Phone app helps you answer nature's call
Updated: 2011-10-15 07:24
By Wu Yiyao (China Daily)
SHANGHAI - As anyone who has been through a Chinese-style gathering with endless toasts knows, the call of nature won't wait.
And now you may not have to hang on so long.
A group of smart-phone application developers in Nanjing, Jiangsu province, has developed a nifty GPS program that locates the closest toilet in more than 20 cities around the country.
Huang Li, one of the developers, said it was inspired by a common "need" that is so often shared by many in the most inconvenient moments.
Some five months after the launch of Ohbaba - which literally means "poop" - more than 200,000 users have downloaded the application across China.
Compared to its overseas counterparts such as MizPee, street corners and trees were excluded.
Some of the data about toilet locations are from map-making firms, and others come from Qian and her colleagues' fieldwork.
"We tried some public toilets - some are really hidden gems - they are clean and tidy, but they are on some street corners that people would not notice when they pass by," said Qian.
The team also researched people's preferences for a loo when the need is not so urgent.
Their finding is, not surprisingly, that the most popular toilets are in fast food chains and some coffee houses.
"The facilities and management of most public toilets are not very good, to be honest. Bathrooms in fast food chains are safer places to go," said Michael Grundon, a tourist from the United States.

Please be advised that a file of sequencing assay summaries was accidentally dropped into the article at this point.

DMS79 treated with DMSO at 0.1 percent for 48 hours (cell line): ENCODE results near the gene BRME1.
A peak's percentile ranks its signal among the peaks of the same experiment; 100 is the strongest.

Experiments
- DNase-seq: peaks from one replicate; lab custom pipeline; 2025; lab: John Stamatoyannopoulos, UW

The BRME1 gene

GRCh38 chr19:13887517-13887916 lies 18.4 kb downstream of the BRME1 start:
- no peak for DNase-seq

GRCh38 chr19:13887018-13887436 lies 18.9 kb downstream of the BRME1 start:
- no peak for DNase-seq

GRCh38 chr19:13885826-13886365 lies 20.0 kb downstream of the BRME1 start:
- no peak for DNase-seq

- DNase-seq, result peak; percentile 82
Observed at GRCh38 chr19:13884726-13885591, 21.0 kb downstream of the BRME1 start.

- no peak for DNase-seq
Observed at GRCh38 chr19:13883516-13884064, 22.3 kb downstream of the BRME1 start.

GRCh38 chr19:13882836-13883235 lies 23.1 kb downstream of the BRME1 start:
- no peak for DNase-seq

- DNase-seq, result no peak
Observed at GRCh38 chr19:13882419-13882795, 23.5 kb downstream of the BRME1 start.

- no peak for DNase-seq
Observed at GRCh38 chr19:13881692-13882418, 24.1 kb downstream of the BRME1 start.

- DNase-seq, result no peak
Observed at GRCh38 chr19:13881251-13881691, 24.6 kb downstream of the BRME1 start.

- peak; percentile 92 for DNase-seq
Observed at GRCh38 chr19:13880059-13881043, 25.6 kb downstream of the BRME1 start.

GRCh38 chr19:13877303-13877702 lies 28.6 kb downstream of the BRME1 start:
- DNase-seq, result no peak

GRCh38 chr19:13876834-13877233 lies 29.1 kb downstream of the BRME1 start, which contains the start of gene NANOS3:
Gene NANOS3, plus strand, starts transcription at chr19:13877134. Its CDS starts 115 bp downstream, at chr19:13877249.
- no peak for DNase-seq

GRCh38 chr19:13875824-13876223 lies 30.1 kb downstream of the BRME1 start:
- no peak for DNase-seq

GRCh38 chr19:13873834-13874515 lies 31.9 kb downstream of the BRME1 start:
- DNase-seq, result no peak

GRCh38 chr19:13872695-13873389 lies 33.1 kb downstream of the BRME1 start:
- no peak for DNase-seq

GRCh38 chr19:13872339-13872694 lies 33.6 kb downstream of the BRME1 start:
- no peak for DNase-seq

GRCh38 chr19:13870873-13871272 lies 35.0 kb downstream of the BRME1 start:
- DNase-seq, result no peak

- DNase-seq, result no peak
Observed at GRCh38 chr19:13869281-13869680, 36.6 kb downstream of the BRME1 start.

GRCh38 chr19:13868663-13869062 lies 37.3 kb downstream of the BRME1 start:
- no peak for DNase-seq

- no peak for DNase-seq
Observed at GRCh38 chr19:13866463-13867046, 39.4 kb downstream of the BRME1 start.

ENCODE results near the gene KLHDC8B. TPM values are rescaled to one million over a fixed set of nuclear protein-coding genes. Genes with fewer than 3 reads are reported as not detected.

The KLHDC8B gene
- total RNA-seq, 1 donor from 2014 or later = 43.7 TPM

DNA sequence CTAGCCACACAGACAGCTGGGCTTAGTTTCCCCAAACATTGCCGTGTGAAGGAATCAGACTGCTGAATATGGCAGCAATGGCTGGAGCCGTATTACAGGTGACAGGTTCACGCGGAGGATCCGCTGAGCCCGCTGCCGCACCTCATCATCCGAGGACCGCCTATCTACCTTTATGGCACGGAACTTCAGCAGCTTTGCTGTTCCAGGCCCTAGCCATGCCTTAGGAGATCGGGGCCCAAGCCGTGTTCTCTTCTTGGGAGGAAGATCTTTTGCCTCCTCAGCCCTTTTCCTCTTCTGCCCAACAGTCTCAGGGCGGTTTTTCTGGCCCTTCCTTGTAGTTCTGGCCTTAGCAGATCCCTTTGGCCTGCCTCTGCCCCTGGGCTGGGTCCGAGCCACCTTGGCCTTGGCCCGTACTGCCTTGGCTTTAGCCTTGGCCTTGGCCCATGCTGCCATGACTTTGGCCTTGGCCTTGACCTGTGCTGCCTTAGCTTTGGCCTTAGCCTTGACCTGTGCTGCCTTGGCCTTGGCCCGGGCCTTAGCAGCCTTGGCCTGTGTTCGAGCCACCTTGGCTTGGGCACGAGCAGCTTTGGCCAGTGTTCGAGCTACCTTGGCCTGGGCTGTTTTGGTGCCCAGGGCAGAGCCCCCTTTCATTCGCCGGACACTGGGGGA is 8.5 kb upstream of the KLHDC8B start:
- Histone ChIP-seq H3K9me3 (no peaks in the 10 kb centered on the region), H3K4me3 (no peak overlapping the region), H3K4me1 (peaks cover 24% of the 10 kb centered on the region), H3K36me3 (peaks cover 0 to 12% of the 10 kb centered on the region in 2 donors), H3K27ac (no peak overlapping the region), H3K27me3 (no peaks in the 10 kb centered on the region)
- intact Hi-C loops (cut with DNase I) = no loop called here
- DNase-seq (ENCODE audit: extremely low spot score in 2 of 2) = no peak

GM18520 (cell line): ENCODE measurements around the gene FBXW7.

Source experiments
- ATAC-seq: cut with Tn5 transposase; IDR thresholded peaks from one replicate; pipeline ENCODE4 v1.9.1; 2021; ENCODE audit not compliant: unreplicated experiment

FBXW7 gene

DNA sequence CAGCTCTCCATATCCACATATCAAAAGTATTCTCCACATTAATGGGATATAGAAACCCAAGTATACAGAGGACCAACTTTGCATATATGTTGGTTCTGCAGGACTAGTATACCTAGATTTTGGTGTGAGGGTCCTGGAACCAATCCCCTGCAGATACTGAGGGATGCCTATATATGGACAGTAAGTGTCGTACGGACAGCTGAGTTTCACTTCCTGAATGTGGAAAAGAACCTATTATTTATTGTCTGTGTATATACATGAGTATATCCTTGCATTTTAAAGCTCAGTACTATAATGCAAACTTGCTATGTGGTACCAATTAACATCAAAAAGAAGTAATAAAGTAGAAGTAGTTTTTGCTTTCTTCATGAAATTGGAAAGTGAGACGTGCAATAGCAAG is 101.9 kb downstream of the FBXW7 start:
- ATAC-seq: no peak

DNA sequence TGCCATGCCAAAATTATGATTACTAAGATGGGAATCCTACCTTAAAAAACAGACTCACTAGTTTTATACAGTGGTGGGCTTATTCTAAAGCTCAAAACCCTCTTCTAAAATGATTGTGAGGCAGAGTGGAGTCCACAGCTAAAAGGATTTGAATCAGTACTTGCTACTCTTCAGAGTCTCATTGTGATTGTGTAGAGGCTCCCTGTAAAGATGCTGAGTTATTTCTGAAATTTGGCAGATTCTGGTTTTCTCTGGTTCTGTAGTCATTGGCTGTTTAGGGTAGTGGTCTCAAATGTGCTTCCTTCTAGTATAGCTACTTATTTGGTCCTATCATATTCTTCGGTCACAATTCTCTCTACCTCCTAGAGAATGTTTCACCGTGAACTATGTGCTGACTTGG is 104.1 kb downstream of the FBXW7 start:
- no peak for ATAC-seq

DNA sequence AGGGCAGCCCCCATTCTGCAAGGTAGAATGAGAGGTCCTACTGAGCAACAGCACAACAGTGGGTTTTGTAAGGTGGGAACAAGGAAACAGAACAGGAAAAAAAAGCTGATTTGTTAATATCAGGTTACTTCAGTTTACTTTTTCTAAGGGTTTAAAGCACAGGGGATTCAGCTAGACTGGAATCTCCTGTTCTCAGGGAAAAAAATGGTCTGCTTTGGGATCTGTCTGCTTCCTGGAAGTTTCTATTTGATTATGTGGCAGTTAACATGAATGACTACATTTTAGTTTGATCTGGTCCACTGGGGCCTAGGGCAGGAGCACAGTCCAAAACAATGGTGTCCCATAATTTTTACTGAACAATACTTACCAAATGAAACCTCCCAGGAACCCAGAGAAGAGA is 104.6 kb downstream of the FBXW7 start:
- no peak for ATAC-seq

Smells, slippery floors and suspicious objects in the toilets are the major problems for most public bathroom users in China, said Grundon.
Qian said that's why a rating and review system is extremely important for Ohbaba users.
"This is a palace - it's so clean that you'd be nervous to go," a review for one public toilet in Zhabei district in Shanghai says. "It's awful, don't come! Find a street corner, a lamp post, or anything but not this toilet!" another review for a toilet in Changsha, Hunan province, reads.
Qi Fang, a janitor in a public bathroom in Shanghai said she did not know about the toilet review.
When showed a review saying that the toilet she maintains was "a nice place", the janitor said it was a nice compliment that made her quite happy.
"If possible I hope the mobile phone can tell users that we work hard and please flush after using the cubicles," she said.
To make the bathroom experience more interesting, Ohbaba has now added a virtual doodle board and free jokes for bored squatters. If users find a bathroom that is not included in the database, they can report and establish a new item, "for the benefit of people", as the Ohbaba website encourages.
Since the application is free, the question for developers is how to make a profit.
Cooperating with advertisers can be an option but not very realistic, as it may take a long time while the revenue can be limited, said Xiang Ligang, a Beijing-based telecom professional and communication observer.
"Sometimes giving up the idea of free service and charging users while providing higher quality service can be a better solution," Xiang said.
(China Daily 10/15/2011 page1)